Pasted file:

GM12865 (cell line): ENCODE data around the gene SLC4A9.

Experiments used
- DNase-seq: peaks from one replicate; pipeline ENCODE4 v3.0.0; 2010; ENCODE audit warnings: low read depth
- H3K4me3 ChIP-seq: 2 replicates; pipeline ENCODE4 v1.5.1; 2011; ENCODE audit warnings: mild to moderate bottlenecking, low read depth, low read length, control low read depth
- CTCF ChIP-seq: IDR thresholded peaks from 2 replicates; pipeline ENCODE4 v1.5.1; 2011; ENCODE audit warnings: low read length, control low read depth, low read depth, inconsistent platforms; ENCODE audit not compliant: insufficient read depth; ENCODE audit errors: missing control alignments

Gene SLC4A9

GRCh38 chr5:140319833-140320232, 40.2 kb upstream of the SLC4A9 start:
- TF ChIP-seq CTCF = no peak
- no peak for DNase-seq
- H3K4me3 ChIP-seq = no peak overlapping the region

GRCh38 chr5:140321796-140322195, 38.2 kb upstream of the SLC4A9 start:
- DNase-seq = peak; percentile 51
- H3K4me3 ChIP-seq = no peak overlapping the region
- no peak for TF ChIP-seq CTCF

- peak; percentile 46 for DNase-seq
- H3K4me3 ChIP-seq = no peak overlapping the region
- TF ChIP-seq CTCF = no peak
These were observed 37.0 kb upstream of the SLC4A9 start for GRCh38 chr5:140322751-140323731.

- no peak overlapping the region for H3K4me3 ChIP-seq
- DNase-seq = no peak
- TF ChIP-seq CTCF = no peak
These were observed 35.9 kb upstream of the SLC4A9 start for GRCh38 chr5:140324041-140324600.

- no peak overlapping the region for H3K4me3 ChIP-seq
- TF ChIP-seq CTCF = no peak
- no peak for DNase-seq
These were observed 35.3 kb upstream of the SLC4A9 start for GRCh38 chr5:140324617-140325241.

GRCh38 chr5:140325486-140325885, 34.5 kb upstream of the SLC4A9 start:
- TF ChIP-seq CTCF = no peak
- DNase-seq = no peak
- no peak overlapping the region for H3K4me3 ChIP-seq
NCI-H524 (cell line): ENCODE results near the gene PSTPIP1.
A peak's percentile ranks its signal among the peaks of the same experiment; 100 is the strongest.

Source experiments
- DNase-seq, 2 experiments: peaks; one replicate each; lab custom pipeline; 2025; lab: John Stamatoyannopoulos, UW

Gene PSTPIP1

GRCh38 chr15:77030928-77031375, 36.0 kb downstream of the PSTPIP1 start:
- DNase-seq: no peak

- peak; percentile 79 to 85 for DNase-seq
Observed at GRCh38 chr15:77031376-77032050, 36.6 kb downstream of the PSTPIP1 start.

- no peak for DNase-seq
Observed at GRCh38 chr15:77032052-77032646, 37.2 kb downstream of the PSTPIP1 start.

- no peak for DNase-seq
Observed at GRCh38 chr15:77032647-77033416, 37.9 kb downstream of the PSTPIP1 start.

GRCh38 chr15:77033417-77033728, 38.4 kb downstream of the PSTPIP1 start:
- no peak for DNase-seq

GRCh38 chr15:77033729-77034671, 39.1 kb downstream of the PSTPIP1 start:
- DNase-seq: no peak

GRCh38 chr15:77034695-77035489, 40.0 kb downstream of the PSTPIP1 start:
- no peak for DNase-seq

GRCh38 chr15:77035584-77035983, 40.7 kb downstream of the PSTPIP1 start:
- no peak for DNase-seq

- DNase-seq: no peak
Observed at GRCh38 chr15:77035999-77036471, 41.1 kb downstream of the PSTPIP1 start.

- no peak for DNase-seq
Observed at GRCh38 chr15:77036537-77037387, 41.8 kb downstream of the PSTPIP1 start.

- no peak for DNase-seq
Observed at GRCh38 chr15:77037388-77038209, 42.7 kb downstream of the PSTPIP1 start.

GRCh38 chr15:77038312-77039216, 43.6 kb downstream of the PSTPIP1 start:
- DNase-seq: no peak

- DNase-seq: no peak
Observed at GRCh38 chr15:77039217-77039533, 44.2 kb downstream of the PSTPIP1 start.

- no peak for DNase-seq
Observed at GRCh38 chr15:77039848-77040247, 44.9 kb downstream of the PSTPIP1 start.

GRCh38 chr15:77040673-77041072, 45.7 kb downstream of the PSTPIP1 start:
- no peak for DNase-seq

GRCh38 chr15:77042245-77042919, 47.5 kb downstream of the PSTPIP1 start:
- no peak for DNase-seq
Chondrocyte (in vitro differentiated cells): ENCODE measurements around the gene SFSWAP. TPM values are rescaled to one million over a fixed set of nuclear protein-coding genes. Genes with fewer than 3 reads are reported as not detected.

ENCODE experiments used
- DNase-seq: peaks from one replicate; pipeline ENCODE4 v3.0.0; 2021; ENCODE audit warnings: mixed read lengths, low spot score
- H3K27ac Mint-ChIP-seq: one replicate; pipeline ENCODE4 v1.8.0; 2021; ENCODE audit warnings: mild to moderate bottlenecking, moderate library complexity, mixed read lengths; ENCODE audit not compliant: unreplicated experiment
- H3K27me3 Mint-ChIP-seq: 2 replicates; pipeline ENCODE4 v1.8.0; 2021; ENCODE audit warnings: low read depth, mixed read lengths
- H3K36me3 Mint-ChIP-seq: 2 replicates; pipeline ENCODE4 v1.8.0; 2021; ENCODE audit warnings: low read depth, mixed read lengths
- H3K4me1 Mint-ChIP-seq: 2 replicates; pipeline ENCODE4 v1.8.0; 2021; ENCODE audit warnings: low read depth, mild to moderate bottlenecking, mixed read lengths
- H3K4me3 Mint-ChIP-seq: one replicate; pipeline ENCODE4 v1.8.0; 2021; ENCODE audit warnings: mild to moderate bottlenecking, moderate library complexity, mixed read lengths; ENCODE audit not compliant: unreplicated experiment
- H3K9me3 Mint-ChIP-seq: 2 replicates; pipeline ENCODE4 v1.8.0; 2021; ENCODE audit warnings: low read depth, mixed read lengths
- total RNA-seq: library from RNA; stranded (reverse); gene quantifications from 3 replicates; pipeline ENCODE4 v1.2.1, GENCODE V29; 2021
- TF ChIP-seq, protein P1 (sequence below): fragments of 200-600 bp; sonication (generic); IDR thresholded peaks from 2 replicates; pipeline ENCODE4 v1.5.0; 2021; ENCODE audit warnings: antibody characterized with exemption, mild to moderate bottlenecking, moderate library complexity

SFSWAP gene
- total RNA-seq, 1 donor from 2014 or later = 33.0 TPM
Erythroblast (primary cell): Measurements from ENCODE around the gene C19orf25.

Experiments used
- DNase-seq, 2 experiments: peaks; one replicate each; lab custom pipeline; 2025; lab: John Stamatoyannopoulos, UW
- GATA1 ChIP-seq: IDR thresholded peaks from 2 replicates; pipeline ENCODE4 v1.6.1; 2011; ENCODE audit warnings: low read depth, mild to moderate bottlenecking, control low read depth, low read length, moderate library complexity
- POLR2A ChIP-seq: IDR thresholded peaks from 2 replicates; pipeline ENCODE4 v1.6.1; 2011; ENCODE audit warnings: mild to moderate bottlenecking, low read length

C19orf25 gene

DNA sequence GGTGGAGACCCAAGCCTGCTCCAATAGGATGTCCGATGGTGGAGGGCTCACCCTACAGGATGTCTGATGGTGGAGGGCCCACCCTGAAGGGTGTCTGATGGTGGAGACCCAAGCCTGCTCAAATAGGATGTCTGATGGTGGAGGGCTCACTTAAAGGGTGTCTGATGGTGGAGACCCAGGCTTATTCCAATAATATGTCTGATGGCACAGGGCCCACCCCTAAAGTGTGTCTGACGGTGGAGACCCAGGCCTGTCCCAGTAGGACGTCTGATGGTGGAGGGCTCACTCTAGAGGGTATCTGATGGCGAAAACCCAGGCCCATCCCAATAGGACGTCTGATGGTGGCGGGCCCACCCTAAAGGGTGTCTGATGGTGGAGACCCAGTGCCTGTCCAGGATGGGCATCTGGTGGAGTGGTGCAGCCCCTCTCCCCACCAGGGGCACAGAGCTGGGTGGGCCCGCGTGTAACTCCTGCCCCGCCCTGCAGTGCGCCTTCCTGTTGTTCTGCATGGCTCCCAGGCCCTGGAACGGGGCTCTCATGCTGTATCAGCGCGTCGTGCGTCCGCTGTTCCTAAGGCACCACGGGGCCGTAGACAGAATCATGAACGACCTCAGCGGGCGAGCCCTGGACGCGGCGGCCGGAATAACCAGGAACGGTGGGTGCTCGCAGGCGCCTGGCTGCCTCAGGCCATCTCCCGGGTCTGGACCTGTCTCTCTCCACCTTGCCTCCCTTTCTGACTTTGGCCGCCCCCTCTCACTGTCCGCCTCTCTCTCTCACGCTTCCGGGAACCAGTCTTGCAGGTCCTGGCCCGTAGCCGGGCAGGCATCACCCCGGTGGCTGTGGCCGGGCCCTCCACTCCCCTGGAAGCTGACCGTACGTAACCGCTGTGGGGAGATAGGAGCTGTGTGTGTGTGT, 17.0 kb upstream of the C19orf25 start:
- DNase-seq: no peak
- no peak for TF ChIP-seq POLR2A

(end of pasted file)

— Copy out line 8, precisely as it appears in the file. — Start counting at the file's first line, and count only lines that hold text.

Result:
- TF ChIP-seq CTCF = no peak